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Faculty, Alumni, and Student Become Tae Kwon Do Masters

Faculty, Alumni, and Student Become Tae Kwon Do Masters

Posted: May 24, 2016

Soon after Ann Emo (pictured in first row, far left), chair and associate professor of theater, enrolled her then six-year-old son in training at Master Chong’s World Class Tae Kwon Do, its executive director, Master Michael Mertens, asked when she was planning to sign up.

She took his nudge, signed up, and was instantly hooked. Subsequently, the rest of her family joined as well.

“I realized how much art is part of the practice,” she said. “It includes attention to detail and a sense of creativity.”

Fifteen years later, Emo has earned her fourth-degree black belt in tae kwon do and the title of master. On May 14, she completed the intensive 2016 master's test along with five other candidates for this degree, as well as two masters who continued training to receive their fifth- and sixth-degrees.

“To put into academic context, the master's test is the equivalent of defending your dissertation,” she explained. “You go through so many years of education, dedication, and hard work. Then you’re presenting all that research, refinement, and mastery of the subject. We also know that at this point the door opens to deeper study and training. ”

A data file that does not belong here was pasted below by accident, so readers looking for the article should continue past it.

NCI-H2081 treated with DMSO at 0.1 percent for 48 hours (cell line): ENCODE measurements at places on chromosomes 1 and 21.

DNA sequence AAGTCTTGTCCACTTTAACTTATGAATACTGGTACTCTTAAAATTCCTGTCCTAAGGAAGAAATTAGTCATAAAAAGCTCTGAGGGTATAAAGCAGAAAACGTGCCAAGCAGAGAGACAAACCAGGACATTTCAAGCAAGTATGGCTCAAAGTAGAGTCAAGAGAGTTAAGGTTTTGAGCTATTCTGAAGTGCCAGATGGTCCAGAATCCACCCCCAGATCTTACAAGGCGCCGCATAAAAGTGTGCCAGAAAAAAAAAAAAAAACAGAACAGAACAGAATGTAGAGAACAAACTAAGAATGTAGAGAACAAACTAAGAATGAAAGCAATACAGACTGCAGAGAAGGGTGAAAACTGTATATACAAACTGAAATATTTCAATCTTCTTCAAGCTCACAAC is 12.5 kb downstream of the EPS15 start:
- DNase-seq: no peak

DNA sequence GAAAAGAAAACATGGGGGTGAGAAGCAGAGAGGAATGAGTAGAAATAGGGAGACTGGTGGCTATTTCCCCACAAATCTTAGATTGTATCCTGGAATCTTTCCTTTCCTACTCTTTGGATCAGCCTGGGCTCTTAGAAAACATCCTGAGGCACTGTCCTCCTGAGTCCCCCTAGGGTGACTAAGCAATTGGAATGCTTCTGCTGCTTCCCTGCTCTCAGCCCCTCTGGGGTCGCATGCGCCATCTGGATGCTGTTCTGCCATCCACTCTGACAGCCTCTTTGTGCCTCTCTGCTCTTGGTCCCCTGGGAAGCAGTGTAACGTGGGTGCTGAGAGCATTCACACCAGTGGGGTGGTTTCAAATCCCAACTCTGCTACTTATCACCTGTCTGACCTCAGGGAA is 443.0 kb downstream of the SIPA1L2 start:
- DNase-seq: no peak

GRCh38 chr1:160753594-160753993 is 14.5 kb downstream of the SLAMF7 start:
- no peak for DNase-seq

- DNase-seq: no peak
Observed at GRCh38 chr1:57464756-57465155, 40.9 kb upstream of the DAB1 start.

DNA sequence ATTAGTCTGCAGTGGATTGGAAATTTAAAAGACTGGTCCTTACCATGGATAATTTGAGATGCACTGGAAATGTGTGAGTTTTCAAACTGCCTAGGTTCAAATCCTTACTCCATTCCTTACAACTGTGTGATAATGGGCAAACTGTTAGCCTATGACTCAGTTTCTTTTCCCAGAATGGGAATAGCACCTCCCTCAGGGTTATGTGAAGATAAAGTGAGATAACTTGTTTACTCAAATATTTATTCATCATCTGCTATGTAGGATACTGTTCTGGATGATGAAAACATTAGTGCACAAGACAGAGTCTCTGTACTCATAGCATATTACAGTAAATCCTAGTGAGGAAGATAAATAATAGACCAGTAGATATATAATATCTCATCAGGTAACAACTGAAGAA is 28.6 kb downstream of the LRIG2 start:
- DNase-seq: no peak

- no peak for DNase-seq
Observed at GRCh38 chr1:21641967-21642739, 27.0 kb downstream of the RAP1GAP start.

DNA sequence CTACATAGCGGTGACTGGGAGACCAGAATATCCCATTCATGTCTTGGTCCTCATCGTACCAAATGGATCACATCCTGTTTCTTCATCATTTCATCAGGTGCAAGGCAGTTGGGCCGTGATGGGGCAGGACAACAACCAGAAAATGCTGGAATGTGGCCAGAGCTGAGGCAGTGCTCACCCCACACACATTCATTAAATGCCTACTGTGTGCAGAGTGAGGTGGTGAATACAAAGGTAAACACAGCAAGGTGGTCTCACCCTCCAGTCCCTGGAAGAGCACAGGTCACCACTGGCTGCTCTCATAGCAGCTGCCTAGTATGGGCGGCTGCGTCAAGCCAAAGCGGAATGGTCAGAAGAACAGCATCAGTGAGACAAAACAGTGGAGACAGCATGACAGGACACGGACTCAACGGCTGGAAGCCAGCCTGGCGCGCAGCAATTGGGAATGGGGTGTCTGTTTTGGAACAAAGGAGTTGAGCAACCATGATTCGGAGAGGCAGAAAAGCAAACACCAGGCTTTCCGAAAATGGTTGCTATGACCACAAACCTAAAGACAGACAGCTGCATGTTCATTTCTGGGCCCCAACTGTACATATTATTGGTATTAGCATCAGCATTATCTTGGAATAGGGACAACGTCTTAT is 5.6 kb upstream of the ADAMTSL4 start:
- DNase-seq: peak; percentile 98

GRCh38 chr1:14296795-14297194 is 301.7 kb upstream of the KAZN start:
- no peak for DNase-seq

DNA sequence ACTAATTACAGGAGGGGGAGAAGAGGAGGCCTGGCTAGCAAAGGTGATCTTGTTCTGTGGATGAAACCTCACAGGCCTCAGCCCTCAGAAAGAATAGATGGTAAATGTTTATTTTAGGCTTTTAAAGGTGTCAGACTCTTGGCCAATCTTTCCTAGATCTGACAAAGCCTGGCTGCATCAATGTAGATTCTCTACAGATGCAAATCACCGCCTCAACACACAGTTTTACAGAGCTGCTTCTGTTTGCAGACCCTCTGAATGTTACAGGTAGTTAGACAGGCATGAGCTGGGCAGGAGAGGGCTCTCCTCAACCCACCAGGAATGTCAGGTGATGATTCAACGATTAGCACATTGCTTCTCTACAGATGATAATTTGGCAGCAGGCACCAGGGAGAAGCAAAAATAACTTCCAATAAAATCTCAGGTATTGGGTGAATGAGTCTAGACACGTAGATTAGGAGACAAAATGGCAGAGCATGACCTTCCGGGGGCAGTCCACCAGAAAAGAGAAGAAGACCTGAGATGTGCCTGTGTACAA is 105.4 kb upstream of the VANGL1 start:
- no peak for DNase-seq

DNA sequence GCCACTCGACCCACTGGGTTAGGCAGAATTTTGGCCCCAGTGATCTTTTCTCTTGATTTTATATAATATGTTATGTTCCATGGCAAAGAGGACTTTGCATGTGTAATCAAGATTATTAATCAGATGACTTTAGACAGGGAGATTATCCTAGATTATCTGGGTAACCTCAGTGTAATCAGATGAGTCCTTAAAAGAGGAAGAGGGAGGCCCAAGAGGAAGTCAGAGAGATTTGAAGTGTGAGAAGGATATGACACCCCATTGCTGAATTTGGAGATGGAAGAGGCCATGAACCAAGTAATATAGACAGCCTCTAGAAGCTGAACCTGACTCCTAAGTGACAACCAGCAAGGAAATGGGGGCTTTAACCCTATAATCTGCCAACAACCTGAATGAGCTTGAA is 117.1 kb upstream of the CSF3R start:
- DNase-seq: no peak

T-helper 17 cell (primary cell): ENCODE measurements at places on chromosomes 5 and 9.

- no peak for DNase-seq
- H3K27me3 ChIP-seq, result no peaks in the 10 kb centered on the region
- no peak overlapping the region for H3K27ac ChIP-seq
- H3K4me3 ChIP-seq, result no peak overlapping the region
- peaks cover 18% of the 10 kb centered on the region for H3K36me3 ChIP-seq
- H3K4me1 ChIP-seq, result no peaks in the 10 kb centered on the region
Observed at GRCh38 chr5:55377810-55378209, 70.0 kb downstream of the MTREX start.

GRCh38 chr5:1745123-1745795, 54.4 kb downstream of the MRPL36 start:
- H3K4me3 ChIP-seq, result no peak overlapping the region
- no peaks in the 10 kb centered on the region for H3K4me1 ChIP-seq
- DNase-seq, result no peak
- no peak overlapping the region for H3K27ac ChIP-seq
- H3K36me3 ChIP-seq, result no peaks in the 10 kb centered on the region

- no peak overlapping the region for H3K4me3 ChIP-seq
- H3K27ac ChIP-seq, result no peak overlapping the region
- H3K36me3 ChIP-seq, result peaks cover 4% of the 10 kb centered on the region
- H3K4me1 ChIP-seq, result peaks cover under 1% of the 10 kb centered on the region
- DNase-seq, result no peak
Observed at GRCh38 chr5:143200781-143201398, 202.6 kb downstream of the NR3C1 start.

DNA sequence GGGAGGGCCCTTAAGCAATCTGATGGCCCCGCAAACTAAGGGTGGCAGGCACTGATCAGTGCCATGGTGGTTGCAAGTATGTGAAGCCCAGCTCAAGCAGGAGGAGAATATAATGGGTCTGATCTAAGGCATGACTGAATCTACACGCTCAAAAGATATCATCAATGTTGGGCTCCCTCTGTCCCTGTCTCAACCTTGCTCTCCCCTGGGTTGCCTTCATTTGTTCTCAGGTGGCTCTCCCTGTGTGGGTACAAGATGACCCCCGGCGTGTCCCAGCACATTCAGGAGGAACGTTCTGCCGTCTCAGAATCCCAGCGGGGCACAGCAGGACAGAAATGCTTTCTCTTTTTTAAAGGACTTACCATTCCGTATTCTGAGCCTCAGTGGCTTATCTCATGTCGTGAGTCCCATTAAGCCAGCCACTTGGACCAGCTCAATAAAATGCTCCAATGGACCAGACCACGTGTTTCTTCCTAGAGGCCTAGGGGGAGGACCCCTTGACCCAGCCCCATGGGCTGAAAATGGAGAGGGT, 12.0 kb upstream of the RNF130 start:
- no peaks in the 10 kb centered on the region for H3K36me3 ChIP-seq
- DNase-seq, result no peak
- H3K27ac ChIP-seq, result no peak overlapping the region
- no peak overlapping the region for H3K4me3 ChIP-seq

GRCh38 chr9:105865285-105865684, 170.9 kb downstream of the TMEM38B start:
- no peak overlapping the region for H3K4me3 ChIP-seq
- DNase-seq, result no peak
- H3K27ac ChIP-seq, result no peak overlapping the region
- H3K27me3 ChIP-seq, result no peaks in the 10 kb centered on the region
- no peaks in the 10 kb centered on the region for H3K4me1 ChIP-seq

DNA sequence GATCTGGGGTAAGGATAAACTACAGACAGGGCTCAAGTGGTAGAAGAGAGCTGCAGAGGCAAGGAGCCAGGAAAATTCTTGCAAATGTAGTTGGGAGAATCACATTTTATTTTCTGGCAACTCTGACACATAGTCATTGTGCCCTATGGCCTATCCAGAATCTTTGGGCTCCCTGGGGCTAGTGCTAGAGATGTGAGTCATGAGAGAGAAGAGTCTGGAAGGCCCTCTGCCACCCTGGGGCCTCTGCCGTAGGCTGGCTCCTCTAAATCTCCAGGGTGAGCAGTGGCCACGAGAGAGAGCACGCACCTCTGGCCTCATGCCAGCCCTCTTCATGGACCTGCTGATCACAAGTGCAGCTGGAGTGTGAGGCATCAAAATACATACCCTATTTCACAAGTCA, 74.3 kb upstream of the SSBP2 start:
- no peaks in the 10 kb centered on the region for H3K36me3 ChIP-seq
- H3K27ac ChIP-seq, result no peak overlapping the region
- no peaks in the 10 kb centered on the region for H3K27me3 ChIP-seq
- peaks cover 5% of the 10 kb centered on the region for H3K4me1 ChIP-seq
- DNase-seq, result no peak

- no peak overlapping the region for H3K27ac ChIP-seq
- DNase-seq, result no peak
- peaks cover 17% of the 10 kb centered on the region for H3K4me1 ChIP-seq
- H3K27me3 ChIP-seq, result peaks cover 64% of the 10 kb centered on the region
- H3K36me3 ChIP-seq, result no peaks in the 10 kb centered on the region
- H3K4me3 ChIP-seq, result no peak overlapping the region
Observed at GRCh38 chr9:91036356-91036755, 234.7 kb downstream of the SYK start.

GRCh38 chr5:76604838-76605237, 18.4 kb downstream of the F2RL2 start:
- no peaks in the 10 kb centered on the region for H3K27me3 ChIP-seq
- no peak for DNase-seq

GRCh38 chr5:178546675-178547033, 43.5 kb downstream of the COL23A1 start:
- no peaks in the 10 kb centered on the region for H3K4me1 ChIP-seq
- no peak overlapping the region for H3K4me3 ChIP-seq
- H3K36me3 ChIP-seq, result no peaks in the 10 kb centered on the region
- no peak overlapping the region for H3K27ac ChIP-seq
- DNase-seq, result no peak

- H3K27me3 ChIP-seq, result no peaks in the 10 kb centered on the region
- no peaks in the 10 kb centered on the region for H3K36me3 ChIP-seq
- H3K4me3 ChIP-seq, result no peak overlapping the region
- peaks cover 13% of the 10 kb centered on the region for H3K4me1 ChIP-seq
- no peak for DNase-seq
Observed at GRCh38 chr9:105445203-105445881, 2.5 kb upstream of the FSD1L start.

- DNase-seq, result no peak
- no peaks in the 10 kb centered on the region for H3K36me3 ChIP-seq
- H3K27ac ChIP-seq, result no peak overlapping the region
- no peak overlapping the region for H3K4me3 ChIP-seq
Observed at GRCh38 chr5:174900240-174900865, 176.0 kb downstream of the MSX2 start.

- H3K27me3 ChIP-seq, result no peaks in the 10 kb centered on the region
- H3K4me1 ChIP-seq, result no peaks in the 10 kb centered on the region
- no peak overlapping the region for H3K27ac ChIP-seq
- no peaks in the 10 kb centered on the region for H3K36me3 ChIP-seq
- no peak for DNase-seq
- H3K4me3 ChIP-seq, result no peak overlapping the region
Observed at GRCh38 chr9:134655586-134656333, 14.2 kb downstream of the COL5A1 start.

Interestingly, two recent Buffalo State graduates and one current student also passed the test. They are Bianca Roberts, ’14, Alex Chapman, ’15, and Dominica Roberts, who is slated to graduate in May 2017. 

During the test, which lasted about an hour, the participants had to demonstrate combinations of stances, kicks and hand movements known as poomse, a sword routine (kumdo), a self-defense routine, full-contact sparring, and multiple board-breaking techniques using both hands and feet.

At each level, tae kwon do students must learn a number of skills and are progressively tested. Once practitioners reach the fourth-degree black belt level, they are considered master. Black belts can progress up to the ninth degree.

“Tae kwon do is good exercise with a purpose. You are working with others, but accomplishments are individual,” said Emo, who started training at age 40, and having just passed the 55-year mark, trains and instructs several hours per week.

“I’m very proud that the next youngest person testing with us is almost a decade younger than I am. Most of those testing for master are in their 20s. I was nervous that I would not be able to keep up physically.”

But committing to such a discipline helps keeps you young, spiritually and physically engaged, she noted.

“When training, this all you can really think about. It’s a good way to put perspective on the rest of your busy day and stay healthy.”

Mastering tae kwon do also has helped her become a better educator.

“I have learned that to be an exceptional teacher, you must be an exceptional student,” she said. “Through the years, this practice has taught me how to be a good student by self-analysis and exhibiting pride and respect for myself and others.”

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